Yeah, it's this 'inferral' which has become all the rage -- a peculiar phenomenon that has gradually grown in the last 15 years or so. Post any given thread on "what score you want to see released?", and you'll get any number of people listing scores that already have a release, without any specification other than the film's title and the composer. They're obviously talking about expanded versions, but we have to INFER that because it has become such a pervasive norm these days. I find that unfortunate, because essential discussion surrounding the original soundtrack (and, in fact, the music itself) is being lost in the mix.

Anyways, I'll stop ranting now. Yes, we both dig this score and I have no problem with either a re-issue or an expanded release down the road, even if I am content with what I've got.

 
 
 Posted:   Jan 14, 2016 - 3:34 PM   
 By:   Smitty   (Member)

Yeah, it's this 'inferral' which has become all the rage -- a peculiar phenomenon that has only appeared in the last 15 years or so. Post any given thread on "what score you want to see released?", and you'll get any number of people listing scores that already have a release, without any specification other than the film's title and the composer. They're obviously talking about expanded versions, but we have to INFER that because it has become such a pervasive norm these days. I find that unfortunate, because essential discussion surrounding the original soundtrack (and, in fact, the music itself) is being lost in the mix.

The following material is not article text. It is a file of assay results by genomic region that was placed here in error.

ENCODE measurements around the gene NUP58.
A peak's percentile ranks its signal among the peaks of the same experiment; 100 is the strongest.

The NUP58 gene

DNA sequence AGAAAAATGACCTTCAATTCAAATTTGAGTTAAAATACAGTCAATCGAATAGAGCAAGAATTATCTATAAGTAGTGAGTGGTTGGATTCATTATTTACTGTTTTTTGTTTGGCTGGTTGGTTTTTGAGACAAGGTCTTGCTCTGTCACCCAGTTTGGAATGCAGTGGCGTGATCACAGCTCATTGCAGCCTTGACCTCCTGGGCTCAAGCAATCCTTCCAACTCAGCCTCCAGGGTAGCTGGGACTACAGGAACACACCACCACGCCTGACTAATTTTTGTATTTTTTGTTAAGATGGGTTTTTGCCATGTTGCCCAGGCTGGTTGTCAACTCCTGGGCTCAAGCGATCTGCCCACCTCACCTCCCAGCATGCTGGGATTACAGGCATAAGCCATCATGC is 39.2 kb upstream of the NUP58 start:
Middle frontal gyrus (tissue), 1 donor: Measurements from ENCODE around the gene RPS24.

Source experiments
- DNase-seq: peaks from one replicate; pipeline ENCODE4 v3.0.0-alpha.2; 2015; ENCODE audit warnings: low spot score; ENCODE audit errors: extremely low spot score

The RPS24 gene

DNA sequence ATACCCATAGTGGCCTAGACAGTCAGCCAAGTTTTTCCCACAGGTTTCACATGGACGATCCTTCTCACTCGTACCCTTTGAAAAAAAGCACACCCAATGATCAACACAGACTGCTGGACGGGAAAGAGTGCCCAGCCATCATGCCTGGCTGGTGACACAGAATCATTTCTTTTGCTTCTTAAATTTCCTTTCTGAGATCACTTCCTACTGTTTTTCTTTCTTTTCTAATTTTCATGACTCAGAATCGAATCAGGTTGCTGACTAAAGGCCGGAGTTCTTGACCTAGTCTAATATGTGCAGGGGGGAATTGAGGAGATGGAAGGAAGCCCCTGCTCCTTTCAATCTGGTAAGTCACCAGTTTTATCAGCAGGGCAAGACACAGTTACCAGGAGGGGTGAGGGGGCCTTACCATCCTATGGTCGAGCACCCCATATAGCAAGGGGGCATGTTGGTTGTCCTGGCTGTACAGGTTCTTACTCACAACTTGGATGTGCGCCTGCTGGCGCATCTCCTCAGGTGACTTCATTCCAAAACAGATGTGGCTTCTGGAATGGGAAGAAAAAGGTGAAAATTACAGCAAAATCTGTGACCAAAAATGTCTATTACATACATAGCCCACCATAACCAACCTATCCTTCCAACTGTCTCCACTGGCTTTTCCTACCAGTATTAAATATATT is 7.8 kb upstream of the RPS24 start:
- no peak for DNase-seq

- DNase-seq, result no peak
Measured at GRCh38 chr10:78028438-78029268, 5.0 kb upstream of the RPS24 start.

Anyways, I'll stop ranting now. Yes, we both dig this score and I have no problem with either a re-issue or an expanded release down the road, even if I am content with what I've got.


I feel the same way in general. However, pedantic bickering is also annoying, as are people who say "anyways."

 
 
 Posted:   Jan 14, 2016 - 3:49 PM   
 By:   Last Child   (Member)

After seeing JAWS in the theater several times as a young teen, I bought the LP and played it a million times. I didnt know it was a re-recording, and there was no home video, so you would need a good memory to notice the difference. On a certain level, that's a compliment to Williams' re-invention, but it also relies on your own faulty memory to collaborate. Years later when I found out it was different, I did not appreciate that fact because the re-recording had effectively colonized my mind as THE score.
Anyways, it's easy to become accustomed to rerecordings (unless you know the original music by heart). But that doesnt mean the "real thing" shouldnt be made available.

 
 
 Posted:   Jan 15, 2016 - 12:25 AM   
 By:   Christian Reiffenrath   (Member)

Just want to mention that the blu ray of it looks and sounds really good, much better than the dvd. I first bought it in the early 90's on vhs (glorious 4:3 full frame and cut by 5 minutes) after i got the varese cd and it has never left the top 10 of my favourite movies ever since. Guilty Pleasure!